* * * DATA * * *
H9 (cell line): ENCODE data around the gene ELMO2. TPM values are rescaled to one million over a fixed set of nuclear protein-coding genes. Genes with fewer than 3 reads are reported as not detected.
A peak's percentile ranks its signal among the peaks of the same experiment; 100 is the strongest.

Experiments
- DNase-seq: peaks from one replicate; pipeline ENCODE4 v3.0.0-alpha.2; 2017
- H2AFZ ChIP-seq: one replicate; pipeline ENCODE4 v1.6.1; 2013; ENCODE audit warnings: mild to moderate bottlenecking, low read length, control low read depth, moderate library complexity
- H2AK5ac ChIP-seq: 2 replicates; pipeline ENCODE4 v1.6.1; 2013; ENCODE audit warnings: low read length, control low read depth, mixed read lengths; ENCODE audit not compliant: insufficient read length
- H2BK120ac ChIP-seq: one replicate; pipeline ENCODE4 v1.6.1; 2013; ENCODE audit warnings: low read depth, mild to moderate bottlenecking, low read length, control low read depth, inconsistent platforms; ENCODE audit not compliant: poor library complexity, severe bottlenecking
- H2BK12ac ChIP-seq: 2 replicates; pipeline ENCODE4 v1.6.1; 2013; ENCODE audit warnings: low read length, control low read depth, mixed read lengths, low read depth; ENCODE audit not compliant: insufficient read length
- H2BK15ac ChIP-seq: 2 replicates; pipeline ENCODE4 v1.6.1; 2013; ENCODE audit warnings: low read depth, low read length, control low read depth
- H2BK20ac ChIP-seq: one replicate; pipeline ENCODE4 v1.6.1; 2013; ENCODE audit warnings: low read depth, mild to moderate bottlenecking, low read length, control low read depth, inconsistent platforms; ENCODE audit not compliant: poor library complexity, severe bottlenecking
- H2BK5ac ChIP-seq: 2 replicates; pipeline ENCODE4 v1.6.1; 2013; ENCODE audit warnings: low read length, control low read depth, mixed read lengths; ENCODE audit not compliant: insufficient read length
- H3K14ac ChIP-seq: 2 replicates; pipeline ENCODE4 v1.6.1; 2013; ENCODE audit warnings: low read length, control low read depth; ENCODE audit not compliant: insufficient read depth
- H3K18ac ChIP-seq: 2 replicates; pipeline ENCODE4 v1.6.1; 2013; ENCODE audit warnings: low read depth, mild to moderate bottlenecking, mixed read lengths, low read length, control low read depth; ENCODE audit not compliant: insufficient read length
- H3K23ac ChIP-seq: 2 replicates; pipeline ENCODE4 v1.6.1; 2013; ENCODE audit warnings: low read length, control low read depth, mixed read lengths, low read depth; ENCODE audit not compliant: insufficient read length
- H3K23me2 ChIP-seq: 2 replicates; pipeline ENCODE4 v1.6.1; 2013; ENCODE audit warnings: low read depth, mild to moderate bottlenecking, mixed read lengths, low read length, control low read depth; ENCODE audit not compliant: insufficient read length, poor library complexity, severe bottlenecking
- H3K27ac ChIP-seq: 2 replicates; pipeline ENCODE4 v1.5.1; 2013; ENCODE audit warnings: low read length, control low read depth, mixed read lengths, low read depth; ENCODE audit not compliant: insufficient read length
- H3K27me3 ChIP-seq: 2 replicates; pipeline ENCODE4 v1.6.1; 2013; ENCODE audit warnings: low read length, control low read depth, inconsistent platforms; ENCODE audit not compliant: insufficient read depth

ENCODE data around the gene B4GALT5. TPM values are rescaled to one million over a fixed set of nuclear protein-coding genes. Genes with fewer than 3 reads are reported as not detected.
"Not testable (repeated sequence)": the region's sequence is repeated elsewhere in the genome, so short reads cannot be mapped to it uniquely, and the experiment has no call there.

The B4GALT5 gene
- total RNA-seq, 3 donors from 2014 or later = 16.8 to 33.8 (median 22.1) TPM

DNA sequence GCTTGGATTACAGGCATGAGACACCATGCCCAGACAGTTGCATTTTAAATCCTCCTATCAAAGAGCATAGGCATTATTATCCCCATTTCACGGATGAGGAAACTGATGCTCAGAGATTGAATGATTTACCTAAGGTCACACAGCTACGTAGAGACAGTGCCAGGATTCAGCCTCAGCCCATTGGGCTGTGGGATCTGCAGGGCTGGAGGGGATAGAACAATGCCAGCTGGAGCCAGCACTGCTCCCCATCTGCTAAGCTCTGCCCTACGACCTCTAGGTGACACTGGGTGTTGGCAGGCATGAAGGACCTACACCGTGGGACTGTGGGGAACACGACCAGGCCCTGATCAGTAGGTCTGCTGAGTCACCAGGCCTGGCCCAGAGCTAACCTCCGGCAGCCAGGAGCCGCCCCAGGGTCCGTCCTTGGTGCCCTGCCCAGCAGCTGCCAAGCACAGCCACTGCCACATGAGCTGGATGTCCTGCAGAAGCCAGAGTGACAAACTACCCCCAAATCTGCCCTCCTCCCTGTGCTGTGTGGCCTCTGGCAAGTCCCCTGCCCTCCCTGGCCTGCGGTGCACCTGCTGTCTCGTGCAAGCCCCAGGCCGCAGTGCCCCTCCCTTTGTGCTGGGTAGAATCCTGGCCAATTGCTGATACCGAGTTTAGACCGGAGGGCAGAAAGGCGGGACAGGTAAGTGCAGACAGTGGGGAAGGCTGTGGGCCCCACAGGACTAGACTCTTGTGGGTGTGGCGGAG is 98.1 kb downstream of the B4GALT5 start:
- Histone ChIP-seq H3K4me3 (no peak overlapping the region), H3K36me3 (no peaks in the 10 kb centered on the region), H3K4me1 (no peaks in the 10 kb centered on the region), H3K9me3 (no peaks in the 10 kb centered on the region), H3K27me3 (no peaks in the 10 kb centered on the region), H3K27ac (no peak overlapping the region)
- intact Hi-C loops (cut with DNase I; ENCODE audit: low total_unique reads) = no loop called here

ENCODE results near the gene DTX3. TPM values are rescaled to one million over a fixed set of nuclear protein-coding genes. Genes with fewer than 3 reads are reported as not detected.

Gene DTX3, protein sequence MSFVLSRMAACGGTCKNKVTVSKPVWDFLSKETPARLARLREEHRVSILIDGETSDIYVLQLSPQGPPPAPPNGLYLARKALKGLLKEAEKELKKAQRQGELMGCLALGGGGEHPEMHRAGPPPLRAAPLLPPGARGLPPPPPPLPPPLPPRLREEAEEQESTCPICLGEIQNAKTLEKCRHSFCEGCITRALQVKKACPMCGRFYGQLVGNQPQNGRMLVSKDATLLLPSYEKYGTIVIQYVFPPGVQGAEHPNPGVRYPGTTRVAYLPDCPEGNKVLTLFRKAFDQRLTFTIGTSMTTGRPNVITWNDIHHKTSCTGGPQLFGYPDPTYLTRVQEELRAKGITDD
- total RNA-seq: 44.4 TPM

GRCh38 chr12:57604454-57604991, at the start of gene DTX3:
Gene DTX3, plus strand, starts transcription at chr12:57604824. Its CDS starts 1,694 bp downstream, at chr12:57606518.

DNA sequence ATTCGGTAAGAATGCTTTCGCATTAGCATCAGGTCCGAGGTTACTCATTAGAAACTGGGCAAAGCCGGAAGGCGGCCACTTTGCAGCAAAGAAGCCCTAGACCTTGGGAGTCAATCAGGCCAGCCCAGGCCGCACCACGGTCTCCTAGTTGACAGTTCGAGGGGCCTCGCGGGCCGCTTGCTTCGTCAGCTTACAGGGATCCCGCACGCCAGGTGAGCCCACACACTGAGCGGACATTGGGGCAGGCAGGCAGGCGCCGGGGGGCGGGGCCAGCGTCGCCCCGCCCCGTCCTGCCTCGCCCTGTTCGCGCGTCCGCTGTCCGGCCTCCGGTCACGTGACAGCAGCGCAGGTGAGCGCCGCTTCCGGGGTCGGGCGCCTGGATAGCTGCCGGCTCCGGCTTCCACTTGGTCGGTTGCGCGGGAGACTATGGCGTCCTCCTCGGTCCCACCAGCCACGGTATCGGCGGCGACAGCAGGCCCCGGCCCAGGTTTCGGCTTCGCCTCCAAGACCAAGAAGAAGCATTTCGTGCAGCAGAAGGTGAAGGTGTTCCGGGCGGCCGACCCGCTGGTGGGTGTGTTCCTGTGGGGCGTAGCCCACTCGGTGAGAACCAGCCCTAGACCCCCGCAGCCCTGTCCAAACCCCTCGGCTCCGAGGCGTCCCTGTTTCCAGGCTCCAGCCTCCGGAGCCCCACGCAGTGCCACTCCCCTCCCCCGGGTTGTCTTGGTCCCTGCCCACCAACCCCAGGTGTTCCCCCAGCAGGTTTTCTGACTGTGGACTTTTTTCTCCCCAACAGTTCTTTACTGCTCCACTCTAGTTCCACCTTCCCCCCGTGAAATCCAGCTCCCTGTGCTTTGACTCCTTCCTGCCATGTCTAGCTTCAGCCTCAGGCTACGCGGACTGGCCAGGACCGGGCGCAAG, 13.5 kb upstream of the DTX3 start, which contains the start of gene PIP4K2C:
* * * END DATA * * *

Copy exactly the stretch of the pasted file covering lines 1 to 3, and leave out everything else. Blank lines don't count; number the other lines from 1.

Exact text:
H9 (cell line): ENCODE data around the gene ELMO2. TPM values are rescaled to one million over a fixed set of nuclear protein-coding genes. Genes with fewer than 3 reads are reported as not detected.
A peak's percentile ranks its signal among the peaks of the same experiment; 100 is the strongest.

Experiments